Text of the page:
I have my favorite. Which option do you think has the best combination of ease of use and future queryability? Do you have a better design pattern?

Comments

Popular posts from this blog

Simple HTTP Redirect with Querystring in IIS7

HTTP Redirect seems simple enough. Always was in IIS6 and in IIS7 there's even a button labeled HTTP Redirect that promises relative redirects.  It looks like it'll be as easy Apache finally.  That is until you try to redirect a querystring.  Then everything bombs.

Turns out it still is relatively easy, except you have to know that Microsoft changed $S$Q to $V$Q. Why? $Ss and $Gs I suspect.

And How.
In our example we'll redirect all pages under http://olddomain.com/content to http://mydomain.com/content.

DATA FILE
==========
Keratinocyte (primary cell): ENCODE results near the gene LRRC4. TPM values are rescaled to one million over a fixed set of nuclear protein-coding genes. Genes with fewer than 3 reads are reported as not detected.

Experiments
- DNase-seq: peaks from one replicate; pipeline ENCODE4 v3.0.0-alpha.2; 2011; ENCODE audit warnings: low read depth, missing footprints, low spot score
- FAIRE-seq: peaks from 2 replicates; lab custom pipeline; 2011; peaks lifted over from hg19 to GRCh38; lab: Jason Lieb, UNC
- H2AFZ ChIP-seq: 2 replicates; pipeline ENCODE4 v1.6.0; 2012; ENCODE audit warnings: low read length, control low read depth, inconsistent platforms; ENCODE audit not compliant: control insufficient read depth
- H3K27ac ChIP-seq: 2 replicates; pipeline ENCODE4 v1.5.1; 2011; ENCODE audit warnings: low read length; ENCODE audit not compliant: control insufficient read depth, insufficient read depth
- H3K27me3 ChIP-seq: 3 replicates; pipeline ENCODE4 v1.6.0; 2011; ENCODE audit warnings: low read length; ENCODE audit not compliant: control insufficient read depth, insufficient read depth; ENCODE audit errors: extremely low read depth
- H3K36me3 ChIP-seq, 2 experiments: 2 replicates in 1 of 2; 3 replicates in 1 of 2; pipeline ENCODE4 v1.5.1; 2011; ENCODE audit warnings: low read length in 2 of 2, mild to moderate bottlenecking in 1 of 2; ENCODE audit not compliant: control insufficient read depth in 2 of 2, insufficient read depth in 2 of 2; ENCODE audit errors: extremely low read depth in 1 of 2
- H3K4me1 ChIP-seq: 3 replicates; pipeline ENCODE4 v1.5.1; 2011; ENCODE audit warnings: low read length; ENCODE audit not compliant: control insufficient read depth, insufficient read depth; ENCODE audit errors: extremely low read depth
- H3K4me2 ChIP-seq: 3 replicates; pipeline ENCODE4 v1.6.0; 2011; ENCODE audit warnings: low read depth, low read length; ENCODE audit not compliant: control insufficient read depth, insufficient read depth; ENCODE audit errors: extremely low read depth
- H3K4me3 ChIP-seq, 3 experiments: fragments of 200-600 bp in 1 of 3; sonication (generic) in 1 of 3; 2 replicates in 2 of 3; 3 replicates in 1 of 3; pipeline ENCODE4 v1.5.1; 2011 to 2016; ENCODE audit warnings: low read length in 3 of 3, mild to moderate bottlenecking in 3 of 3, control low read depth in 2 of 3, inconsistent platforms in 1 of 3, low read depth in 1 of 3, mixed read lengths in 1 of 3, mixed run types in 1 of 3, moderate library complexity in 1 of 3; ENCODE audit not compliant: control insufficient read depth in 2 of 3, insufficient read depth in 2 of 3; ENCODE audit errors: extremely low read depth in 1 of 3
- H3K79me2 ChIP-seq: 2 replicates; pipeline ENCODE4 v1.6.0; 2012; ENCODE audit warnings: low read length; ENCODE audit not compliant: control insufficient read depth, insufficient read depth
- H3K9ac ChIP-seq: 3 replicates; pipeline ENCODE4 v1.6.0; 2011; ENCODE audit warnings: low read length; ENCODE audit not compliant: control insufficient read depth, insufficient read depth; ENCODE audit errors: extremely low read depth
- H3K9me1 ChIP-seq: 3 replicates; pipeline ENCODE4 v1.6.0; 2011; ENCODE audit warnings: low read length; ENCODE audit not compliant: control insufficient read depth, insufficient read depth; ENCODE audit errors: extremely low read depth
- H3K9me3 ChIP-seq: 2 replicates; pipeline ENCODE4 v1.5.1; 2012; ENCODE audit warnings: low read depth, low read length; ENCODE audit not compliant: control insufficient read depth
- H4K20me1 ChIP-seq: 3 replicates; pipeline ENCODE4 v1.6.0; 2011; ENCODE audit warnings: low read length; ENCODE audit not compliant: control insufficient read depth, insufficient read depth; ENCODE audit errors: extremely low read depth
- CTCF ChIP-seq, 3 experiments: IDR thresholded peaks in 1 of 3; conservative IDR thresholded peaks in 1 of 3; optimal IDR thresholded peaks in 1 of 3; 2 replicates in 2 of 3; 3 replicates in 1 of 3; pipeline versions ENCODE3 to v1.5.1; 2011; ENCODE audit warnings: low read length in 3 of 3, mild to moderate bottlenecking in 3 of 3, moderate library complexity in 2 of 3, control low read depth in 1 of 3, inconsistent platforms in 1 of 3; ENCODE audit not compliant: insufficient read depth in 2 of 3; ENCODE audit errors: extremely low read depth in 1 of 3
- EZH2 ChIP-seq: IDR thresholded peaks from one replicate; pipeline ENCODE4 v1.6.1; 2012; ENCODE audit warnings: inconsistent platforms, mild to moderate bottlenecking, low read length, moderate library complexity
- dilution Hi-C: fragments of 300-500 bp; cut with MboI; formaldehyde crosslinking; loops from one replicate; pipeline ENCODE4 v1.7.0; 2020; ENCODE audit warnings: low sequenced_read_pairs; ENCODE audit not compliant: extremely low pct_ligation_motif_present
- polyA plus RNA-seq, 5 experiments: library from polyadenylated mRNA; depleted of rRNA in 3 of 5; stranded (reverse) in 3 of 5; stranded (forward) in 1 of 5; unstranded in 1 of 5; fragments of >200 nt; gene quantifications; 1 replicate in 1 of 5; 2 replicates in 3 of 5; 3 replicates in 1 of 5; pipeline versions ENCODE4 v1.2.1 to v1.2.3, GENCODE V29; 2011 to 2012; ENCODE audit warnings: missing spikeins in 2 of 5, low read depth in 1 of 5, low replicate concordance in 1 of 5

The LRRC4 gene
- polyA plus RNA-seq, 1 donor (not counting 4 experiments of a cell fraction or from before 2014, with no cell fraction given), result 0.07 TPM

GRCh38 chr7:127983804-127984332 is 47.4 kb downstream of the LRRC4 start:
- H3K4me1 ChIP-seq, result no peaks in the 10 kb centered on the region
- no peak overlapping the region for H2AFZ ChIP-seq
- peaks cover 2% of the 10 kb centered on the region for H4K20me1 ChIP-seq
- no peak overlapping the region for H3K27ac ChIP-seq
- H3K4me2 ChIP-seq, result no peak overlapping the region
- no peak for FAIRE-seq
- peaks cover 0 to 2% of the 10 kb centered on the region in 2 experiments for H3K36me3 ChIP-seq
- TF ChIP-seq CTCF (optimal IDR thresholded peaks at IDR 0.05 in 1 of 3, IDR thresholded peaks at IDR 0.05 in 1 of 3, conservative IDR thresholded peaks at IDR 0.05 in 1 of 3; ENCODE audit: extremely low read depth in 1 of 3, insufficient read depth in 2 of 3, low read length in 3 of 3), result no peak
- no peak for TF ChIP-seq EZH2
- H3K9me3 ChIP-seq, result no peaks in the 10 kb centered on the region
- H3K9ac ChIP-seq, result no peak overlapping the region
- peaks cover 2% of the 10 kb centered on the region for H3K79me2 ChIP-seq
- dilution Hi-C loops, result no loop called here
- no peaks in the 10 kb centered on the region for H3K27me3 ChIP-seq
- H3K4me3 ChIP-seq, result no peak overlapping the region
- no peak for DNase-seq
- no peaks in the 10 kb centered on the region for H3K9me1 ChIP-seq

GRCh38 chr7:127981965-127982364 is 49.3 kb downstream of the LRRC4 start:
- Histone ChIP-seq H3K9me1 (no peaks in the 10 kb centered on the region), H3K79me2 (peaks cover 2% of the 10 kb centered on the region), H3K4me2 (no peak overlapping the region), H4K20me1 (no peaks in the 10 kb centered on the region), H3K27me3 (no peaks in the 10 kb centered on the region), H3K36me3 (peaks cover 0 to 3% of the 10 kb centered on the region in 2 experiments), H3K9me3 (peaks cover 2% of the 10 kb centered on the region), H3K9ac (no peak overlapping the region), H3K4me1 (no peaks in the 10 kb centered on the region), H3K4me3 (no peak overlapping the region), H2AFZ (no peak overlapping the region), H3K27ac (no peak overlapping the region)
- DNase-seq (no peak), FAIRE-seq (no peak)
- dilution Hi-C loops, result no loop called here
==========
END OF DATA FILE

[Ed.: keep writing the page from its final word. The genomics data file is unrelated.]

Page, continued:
Pick the virtual directory you want to redirect. e.g. http://olddomain.com/content Click HTTP Redirect under IIS in the IIS management console.In the HTTP Redirect Dialog:
Check Redirect requests to this destinationEnter your new path ending with $V$Q.  e.g. http://mydomain.com$V$QCounter-intuitively check Redirect all request to exact destination (instead of relative destination)Choose the appropriate Status Code (Permanent or Temporary)Apply Changes and Test

Maintaining Cross-Database Referential Integrity

It is often convenient to house your master tables in a separate database from application specific databases so that primary keys are copasetic and multiple databases have access to the same lookups.

Common examples would include employees, counties, regions and other lookup tables.

Once these tables are in a separate database however it is no longer possible to simply drag-and-drop a relationship between them to maintain referential integrity.